“Even if we hit the eggs with a hammer, they won’t break,” an exasperated solider who is posted in Siachen said in a video that has been shared on Twitter.
Since the death of Lance Naik Hanumanthappa Koppad and his nine comrades in February 2016, the dire living conditions of Siachen aren’t unknown to people. This video gives us a glimpse into our soldiers’ tribulations, living in the harsh conditions of the Siachen Glacier.
‘Eggs Are Like Rocks, They Just Won’t Break’
The video shows a soldier tearing open a tetra pack of fruit juice and revealing it to have solidified. The soldiers can consume the fruit juice only after boiling it in a vessel first.
They show other vegetables like potatoes, tomatoes, onions and ginger that have become extremely hard due to low temperatures. A soldier demonstrates through multiple attempts at cutting the vegetables, with a huge knife and even a hammer, that they are not viable food options.
"“This is a potato. We cannot eat it like this, it cannot be cut even with this hammer. Same with this ginger or onion. The eggs are like rocks, they will just not break. This is a ginger, it has become as hard as ice, we cannot eat this.” " - Soldiers posted in Siachen‘It Is Not Easy to Live in Such Conditions’
The soliders’ frustration can be seen at the end of the video, when they demonstrate again, how even a big hammer is not enough to break a tomato or a potato. The video concludes with one of them saying,
"“This is why it isn’t easy to live over here, temperatures drop to -70 degree Celsius and life here becomes extremely difficult.”"
This video comes shortly after the new Defence Minister, Rajnath Singh, visited a forward post at Siachen base camp on 3 June.
Army Has Lost 163 Personnel in the Last 10 Years
Last year, former Defence Minister Nirmala Sitharaman had said that the Indian Army has lost almost 163 personnel during the last 10 years.
In July 2018, data presented at the Lok Sabha showed that a total of 869 Indian soldiers have died in Siachen since 1984 due to climatic conditions and other environmental factors.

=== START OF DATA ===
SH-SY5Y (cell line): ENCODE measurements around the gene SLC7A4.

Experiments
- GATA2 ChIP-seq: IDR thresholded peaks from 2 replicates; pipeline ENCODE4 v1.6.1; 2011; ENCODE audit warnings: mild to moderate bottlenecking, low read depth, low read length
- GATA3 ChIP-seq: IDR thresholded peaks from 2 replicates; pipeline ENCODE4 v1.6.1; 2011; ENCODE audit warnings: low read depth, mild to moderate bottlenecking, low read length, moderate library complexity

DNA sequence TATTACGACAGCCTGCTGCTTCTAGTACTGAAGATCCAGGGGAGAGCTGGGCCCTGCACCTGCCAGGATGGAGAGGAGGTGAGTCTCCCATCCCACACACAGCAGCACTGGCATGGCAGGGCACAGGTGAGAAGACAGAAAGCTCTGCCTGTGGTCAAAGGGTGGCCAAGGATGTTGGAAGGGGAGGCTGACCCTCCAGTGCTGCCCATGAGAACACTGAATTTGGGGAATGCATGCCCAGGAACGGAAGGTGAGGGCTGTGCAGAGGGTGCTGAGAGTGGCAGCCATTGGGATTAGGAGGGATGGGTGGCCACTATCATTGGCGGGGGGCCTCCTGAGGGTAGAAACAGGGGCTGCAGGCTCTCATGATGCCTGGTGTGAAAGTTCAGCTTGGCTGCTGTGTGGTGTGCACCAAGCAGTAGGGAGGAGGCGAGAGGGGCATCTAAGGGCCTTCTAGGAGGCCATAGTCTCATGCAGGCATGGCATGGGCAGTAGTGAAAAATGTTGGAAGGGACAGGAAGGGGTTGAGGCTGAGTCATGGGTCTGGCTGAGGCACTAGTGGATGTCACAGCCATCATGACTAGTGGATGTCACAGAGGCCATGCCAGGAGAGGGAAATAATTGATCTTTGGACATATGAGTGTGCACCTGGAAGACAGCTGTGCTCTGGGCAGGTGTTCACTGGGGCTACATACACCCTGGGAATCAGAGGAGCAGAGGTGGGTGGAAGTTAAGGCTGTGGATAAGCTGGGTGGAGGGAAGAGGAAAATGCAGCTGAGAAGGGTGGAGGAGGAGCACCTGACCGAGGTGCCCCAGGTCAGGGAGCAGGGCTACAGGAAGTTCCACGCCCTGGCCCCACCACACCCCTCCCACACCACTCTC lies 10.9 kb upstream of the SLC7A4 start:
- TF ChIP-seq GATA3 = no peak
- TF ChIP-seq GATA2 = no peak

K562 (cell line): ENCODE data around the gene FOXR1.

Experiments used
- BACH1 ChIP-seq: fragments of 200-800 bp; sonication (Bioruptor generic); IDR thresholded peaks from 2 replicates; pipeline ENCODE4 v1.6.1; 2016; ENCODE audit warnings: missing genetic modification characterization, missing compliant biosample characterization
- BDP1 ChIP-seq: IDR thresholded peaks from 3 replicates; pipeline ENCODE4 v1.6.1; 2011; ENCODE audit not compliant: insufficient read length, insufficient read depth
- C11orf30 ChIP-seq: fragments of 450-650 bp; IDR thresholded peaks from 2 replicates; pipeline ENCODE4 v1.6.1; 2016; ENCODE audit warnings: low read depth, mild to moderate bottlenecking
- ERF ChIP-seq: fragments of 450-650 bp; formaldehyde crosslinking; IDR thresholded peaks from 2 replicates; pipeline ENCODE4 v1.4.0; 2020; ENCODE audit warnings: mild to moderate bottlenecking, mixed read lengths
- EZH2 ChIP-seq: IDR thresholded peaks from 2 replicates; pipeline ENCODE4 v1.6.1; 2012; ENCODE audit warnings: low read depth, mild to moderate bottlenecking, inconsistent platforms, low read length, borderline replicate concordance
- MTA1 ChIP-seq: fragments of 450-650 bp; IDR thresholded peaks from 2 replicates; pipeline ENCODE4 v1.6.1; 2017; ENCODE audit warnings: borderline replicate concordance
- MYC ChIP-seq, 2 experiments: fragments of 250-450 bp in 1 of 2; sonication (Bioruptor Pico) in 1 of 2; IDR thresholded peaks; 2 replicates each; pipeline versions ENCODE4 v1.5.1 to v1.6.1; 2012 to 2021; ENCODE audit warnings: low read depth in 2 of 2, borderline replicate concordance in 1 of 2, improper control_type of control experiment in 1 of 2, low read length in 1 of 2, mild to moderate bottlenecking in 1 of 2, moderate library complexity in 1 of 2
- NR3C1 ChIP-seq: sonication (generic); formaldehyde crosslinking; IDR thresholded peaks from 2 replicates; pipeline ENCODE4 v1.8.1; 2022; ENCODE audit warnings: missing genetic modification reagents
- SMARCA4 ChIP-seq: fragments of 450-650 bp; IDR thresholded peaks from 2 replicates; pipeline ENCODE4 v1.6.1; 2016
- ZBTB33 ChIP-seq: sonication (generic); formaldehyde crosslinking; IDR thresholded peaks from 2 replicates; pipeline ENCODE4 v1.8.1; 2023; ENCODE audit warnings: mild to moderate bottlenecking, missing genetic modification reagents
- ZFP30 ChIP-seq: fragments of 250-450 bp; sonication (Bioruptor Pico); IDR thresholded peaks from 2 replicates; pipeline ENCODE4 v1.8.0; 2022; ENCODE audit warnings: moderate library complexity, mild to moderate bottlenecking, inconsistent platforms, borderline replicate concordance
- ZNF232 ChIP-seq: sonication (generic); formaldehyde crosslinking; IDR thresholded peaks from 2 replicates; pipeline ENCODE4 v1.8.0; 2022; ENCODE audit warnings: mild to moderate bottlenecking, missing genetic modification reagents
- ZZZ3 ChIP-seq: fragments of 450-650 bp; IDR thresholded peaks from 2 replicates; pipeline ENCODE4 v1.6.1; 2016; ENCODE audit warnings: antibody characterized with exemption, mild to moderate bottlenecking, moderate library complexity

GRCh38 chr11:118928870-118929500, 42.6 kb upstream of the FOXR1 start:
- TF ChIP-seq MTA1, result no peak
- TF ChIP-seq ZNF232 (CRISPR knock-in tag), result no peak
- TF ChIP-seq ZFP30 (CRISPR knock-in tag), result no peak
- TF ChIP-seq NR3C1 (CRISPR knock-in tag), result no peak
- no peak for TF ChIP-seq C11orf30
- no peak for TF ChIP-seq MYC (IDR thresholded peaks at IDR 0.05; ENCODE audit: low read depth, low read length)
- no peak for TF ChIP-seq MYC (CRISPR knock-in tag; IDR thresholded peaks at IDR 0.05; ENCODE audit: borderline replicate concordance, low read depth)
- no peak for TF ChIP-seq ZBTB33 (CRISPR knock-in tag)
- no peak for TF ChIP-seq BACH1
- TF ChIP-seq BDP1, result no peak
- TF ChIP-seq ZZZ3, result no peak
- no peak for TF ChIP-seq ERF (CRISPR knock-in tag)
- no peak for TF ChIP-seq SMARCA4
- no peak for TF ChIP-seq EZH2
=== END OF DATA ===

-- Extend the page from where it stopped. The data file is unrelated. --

An IndiaSpend report in 2016 had documented that almost two soldiers die every month in avalanches or due to extreme climatic conditions.
The living conditions of Siachen are extremely hard to survive in. Oxygen levels are low and soldiers are prone to suffering from memory loss, slurred speech, frostbite, lung infections and severe depression. They also deal with the dangers posed by crevasses (deep cracks or fractures in glaciers), especially during the summer months.
Transporting the most basic supplies in these conditions is a big task, with some posts accessible only by helicopters. A few posts use pulleys to hoist supplies up the mountainside.
During the winter, when land routes close, ageing, light Cheetah helicopters are the only means of supplying food and ammunition and conducting emergency evacuations.
Brave Experiences Recounted
A retired colonel shared his experience of being at the Siachen glacier with The Quint in 2016, where he reiterated how, for soldiers guarding Indian posts at Siachen, survival is an everyday battle.
Lt General (Retd) Ata Hasnain recounts his experiences from his stint as a Commanding Officer at the foreboding heights of Siachen to The Quint.
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